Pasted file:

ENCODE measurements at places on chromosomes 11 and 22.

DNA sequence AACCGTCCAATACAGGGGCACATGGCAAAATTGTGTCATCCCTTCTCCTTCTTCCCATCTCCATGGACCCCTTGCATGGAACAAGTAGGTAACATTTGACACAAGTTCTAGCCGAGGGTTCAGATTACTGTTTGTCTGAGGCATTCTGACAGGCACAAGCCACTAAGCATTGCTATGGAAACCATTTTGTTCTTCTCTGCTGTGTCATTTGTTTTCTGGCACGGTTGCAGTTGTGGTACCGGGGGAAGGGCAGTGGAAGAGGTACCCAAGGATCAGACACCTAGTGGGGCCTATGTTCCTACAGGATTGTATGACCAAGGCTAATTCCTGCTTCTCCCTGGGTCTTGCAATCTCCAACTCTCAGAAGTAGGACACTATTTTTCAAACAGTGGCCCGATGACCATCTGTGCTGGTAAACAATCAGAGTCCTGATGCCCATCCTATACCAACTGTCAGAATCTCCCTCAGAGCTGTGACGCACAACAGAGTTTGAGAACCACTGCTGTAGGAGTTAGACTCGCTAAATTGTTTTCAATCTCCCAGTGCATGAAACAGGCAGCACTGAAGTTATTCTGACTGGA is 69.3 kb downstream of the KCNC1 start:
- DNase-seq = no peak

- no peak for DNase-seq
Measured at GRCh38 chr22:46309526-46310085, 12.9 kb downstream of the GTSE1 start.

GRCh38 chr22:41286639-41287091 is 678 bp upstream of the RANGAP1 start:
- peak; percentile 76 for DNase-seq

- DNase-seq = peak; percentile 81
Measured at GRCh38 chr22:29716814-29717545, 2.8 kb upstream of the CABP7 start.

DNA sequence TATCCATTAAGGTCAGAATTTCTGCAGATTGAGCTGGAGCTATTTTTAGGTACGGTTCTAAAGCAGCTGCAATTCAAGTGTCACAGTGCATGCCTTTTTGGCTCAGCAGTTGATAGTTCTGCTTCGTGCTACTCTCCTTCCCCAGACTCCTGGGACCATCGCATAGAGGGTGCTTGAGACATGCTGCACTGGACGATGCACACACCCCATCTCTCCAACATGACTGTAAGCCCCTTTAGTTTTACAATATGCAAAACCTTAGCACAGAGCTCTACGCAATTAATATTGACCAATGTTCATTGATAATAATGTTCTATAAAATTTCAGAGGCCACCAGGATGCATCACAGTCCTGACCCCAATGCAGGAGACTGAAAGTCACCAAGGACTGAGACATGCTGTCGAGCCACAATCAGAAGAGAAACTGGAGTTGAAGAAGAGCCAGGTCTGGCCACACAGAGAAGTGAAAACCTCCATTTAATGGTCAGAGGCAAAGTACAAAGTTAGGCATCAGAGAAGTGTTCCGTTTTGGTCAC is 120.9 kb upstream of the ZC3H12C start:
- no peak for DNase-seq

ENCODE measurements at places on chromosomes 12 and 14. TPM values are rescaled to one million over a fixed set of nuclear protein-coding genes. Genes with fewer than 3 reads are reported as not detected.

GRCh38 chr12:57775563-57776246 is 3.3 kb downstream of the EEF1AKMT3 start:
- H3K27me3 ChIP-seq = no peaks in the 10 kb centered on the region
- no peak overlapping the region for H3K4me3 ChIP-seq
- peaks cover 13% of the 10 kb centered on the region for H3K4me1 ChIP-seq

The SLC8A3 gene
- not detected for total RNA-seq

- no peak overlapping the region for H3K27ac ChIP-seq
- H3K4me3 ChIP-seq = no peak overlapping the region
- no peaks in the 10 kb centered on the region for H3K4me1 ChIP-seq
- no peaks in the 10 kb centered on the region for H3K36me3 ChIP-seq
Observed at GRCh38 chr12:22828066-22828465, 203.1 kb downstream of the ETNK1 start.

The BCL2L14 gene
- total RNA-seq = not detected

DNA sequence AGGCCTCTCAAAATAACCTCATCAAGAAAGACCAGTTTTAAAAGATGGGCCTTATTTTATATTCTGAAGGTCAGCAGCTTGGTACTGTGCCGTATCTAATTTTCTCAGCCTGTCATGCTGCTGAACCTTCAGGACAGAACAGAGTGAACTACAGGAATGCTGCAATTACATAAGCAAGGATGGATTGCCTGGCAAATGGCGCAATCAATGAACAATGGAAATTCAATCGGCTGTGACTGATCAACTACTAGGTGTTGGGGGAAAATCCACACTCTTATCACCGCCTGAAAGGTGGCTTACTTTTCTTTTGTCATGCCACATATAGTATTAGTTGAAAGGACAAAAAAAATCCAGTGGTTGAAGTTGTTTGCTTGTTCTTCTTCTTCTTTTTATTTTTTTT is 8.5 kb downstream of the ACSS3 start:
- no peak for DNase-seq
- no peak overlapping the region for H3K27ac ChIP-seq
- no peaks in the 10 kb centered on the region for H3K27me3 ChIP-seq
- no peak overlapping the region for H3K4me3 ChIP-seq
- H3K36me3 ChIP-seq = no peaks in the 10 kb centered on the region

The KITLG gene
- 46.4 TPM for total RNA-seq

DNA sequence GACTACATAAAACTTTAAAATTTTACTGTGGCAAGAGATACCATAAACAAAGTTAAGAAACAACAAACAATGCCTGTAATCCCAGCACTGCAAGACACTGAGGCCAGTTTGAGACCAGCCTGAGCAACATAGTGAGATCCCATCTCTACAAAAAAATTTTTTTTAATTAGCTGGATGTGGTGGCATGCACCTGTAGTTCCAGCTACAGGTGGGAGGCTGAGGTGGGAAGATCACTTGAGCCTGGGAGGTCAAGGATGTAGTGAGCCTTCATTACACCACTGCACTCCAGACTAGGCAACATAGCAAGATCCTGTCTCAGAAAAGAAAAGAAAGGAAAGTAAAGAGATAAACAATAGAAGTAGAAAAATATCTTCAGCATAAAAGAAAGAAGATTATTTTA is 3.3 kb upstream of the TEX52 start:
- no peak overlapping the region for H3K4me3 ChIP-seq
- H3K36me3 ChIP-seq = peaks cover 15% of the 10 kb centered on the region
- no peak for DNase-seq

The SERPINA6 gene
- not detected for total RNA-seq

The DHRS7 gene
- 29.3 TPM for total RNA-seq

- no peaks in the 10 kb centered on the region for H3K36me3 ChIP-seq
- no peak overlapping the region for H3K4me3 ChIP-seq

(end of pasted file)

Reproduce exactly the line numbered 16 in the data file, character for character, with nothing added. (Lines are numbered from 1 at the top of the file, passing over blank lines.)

- peaks cover 13% of the 10 kb centered on the region for H3K4me1 ChIP-seq